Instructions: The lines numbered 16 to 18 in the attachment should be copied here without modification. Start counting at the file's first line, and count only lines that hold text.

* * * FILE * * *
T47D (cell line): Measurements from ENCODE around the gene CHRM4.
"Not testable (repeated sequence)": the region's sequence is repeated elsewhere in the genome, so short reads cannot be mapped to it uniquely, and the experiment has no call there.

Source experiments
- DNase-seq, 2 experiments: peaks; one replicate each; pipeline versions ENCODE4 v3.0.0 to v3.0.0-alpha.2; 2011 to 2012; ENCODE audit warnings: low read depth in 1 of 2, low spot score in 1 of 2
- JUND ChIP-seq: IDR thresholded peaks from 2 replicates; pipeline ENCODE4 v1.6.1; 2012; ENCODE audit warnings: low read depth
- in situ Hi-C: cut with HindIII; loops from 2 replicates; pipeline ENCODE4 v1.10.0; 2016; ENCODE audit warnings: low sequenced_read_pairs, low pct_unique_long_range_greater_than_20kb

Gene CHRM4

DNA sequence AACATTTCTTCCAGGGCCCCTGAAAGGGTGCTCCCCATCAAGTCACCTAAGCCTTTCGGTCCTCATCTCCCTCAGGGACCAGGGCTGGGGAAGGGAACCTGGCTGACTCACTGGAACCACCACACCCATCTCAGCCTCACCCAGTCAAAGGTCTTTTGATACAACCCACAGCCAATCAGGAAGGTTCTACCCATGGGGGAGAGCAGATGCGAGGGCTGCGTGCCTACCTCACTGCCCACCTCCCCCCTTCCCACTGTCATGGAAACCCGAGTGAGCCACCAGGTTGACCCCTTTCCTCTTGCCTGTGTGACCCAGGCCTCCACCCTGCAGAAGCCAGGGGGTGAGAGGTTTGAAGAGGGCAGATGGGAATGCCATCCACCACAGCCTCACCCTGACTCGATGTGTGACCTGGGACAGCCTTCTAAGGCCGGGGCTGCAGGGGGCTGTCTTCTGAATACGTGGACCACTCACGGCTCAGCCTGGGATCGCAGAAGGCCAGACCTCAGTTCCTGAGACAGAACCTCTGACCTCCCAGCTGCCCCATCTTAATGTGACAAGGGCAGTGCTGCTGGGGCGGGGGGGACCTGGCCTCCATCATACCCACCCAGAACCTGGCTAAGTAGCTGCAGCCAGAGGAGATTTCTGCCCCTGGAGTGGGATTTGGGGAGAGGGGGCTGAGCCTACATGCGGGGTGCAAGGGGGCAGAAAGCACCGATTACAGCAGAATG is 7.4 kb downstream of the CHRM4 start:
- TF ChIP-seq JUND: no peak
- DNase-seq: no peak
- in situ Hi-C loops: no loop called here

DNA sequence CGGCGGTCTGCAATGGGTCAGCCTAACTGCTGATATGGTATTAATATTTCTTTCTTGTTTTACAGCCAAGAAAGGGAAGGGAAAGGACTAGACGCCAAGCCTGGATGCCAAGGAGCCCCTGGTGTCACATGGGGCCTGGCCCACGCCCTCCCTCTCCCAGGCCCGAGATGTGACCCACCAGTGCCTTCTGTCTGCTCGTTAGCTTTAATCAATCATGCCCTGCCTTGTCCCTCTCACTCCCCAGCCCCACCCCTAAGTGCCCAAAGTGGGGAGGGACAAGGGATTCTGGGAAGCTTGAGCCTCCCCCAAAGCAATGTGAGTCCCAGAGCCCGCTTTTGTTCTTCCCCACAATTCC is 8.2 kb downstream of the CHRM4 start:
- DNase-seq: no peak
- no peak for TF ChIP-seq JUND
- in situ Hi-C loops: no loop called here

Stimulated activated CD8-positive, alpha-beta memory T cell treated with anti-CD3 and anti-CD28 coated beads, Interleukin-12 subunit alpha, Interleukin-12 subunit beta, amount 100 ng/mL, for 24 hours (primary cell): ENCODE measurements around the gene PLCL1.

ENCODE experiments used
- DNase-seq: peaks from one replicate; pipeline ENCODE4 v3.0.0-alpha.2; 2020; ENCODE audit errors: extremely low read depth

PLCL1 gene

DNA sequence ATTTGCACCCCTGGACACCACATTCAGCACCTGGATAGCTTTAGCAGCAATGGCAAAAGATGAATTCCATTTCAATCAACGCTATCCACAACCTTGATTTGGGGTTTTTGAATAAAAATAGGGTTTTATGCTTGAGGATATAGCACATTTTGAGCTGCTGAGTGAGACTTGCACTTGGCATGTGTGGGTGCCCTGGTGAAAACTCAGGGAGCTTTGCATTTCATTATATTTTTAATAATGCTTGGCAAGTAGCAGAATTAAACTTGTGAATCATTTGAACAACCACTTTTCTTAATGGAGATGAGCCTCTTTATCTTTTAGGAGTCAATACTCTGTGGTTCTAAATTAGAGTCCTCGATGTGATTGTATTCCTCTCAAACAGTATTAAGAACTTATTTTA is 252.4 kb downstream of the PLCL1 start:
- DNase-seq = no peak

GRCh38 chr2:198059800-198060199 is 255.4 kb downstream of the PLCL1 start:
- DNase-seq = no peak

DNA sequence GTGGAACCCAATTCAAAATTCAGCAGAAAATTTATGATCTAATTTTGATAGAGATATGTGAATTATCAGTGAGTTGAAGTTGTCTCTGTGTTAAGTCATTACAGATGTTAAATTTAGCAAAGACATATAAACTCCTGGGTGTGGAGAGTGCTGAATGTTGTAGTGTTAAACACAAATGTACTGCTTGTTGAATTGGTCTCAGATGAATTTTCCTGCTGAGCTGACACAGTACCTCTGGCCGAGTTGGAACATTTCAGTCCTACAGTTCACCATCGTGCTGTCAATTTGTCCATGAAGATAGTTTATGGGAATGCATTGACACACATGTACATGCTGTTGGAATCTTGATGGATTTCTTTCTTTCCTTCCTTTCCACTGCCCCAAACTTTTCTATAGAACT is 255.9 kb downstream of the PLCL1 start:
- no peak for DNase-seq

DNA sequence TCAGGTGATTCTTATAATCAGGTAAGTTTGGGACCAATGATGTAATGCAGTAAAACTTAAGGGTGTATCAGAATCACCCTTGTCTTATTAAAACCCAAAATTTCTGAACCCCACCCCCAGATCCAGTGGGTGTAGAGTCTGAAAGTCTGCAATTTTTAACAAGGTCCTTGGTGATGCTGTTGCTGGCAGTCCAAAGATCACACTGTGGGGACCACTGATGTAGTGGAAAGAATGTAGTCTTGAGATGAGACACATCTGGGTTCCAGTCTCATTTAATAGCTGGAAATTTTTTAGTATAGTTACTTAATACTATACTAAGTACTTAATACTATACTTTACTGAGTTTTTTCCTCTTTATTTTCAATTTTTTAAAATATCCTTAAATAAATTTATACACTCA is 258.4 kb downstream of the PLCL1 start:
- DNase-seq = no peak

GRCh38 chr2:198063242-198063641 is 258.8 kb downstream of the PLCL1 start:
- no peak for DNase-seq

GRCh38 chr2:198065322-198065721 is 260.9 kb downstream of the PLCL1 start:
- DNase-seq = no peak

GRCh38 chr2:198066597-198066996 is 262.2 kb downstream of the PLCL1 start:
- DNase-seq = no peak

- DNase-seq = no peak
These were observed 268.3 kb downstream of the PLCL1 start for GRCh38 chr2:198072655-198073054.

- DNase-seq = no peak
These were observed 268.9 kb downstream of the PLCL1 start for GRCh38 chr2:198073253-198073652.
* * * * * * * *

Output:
Stimulated activated CD8-positive, alpha-beta memory T cell treated with anti-CD3 and anti-CD28 coated beads, Interleukin-12 subunit alpha, Interleukin-12 subunit beta, amount 100 ng/mL, for 24 hours (primary cell): ENCODE measurements around the gene PLCL1.

ENCODE experiments used
- DNase-seq: peaks from one replicate; pipeline ENCODE4 v3.0.0-alpha.2; 2020; ENCODE audit errors: extremely low read depth